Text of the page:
Cala Mariolu beach, Cala Gonone, Sardinia Photo Credit Beach Lover Diary
Sardinia’s translucent waters, golden beaches and relaxed, but sophisticated atmosphere make it one of the most alluring yacht charter destinations in the Mediterranean. Costa Smeralda (the Emerald Coast) is usually considered the jewel of the Corsican coastline for its swish beach clubs, five star hotels and designer shops, but there are also acres of jagged, wild inlets that are only accessible by boat and tiny, ancient villages with traces of the island’s mysterious ancient defense structures (nuraghi) to explore.
There are numerous luxury resorts built into the sprawling coastline and lush hill-scape. The globetrotting crowd tend to favour the Costa Smeralda residences for the summer social scene, in particular, Hotel Cala di Volpe, a magical beach resort set in a deep bay surrounded by islets. Designed as a faux-Sardinian village, the terracotta arches and turrets, and white cave like interiors give the hotel a rustic appearance, whilst the postcard perfect views, contemporary facilities and award-winning restaurants tick all the five star boxes – it was here at the piano bar that scenes from James Bond The Spy Who Loved Me were famously filmed. Enjoy a wine tasting in the hotel’s renowned La Cave wine cellar followed by an al fresco dinner by candlelight at the Barbecue restaurant. The more boutique style Hotel Sporting in Porto Rotondo is also a popular day spot for its private, white sand beach and large saltwater swimming pool, but if you’re searching for complete seclusion, Le Dune Piscinas is a unique property to visit. Occupying the warehouse of an ex mine-works on a remote corner of the island’s Costa Verde, just metres away from the lapping waves, the hotel is a calm, understated retreat that really comes into its own under the silent, star-filled sky. The hotel’s homemade ice cream is divine and the food all organic, seasoned with herbs from the vegetable patch.
Inland, there’s no setting more romantic than hotel La’Agnata di De Andre, buried within a thick wooded valley and enveloped almost entirely in a blanket of ivy. Sitting at the base of Monte Limbara, the northern region of Gallura’s largest peak, the hotel enjoys prime location for those interested in exploring the rugged countryside, but is still near close enough to the prime beaches. The style is traditional, with local art works displayed on the wall and an eclectic mix of antiques fashionably scattered throughout the interiors, whilst the gardens are refreshingly wild spilling over with sweet smelling lavender and wisteria. The hotel is also well known for its cuisine and wine; the dinner is a four course set menu heavily focused on meat, and regularly featuring the region’s special of roast suckling pig served with a heap of rosemary crushed potatoes.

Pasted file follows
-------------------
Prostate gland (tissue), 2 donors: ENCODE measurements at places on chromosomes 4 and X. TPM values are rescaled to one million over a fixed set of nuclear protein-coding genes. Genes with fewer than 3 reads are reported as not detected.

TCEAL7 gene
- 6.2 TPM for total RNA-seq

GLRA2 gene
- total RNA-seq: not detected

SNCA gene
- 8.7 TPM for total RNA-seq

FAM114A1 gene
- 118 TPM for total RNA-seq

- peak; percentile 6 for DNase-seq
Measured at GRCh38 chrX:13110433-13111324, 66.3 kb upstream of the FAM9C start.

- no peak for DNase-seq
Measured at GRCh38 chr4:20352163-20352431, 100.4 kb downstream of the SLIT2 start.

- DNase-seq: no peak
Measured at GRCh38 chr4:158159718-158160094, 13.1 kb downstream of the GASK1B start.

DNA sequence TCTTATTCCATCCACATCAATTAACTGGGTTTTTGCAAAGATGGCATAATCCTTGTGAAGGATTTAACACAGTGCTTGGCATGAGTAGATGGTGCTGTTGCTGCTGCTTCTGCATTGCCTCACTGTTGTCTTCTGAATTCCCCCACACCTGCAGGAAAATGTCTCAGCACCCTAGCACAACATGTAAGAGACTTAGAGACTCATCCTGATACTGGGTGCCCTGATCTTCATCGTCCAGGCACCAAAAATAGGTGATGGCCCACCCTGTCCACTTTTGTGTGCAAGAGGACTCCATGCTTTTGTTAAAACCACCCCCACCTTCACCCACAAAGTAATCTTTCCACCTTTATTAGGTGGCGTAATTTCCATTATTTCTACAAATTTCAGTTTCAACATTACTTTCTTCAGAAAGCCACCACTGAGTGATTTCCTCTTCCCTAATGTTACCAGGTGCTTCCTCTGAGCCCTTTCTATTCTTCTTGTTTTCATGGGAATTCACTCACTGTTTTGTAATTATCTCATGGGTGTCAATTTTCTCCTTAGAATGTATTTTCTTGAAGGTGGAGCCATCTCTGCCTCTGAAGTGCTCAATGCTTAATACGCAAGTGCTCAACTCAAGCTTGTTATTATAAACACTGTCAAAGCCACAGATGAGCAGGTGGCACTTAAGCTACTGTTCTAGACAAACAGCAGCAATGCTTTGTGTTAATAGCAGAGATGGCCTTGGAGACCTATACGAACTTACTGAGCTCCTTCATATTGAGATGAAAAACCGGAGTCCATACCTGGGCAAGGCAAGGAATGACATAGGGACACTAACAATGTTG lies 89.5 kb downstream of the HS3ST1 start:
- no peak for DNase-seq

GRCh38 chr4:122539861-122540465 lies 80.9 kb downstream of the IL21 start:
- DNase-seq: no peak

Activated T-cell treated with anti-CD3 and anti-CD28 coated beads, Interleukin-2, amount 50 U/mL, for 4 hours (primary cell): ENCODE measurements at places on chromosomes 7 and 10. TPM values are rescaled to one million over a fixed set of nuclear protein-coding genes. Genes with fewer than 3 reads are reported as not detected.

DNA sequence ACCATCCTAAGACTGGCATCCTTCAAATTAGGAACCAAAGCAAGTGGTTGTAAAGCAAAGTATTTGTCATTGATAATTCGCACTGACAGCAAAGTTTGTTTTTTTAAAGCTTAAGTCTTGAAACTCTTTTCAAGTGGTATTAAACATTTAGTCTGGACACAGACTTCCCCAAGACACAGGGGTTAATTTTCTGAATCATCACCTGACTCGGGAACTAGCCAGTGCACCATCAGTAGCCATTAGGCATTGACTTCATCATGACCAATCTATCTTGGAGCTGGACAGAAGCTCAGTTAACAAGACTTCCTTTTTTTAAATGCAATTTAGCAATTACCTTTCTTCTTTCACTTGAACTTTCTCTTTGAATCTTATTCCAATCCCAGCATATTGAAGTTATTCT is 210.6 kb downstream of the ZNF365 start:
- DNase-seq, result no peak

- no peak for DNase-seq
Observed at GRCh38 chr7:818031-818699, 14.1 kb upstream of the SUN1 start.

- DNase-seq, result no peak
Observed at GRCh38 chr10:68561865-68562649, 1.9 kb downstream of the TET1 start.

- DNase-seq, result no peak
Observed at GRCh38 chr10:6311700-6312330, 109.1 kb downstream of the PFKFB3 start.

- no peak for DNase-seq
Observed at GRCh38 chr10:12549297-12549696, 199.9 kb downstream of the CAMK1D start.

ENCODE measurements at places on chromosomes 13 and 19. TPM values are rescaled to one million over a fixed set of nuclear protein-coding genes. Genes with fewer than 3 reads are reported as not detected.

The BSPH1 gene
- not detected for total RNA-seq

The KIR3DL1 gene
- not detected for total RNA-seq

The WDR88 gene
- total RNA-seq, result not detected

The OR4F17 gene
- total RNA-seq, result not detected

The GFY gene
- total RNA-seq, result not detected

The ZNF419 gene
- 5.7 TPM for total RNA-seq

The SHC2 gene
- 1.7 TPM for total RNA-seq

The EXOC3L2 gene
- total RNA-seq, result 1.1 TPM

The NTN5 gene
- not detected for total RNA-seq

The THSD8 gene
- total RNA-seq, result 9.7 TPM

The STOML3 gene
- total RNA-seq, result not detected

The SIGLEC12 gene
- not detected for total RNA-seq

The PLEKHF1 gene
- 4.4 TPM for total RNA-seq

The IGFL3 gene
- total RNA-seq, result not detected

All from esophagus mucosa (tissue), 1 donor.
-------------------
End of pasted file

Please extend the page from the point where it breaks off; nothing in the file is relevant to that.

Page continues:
Back in Porto Rotondo, Da Giovannino is easily the best of the top-range restaurants. Elegant without being flashy, the menu specializes in fresh seafood dishes that come perfectly cooked and lightly and simply seasoned. Sardinian wines are considered among the best in the world and Da Giovannino boasts an impressive selection. For local gastronomy, Lu Stazzu serves especially excellent chisuoni (gnocchi pasta) with mussels and cannellini beans, but really exceptional cooking is usually found in Palau (the jumping-off port for the neighboring island of La Maddalena). Stop by Del Porticciolo for authentic antipasti at the harbor-side before boarding the yacht for a day trip cruise round the sun soaked scatter of islands the Maddalena archipelago, or better still, arrange for local delicacies to be packed up for a lunch of ham, sausages and Pecorino cheese on deck.
The fine sand beaches are Sardinia’s main attraction, more like the Caribbean coastline than Europe with warm, enclosed swimming areas many of which remain largely unspoiled thanks to the lack of signposting and limited land access. Cala Gonone was one such beach resort until recently when a road was chiseled through the wall of the mountains though it still remains largely undeveloped. Aside from its beaches, the settlement is renowned for its deep marine grottoes. The most famous of these is the Grotta del Bue Marino, an extraordinary luminescent gallery filled with remarkable natural coral sculptures. There’s an abundance of nightlife too, with smart, laid back coastal bars, such as the laid back Roadhouse Blues, where glamorous guests and locals sip martinis in the summer breeze. Conveniently close to the port, Su Recreu nearby is well known for its live Cuban music and artisan ice cream. The more lively end of the island though is typically Porto Cervo, in particular the Il Portico located right on the Piazzetta, which draws a stylish crowd for its spectacular views. However, there’s no better or more peaceful place to appreciate the glowing warmth of the setting sun than on board a yacht skimming gracefully over the surface of the water.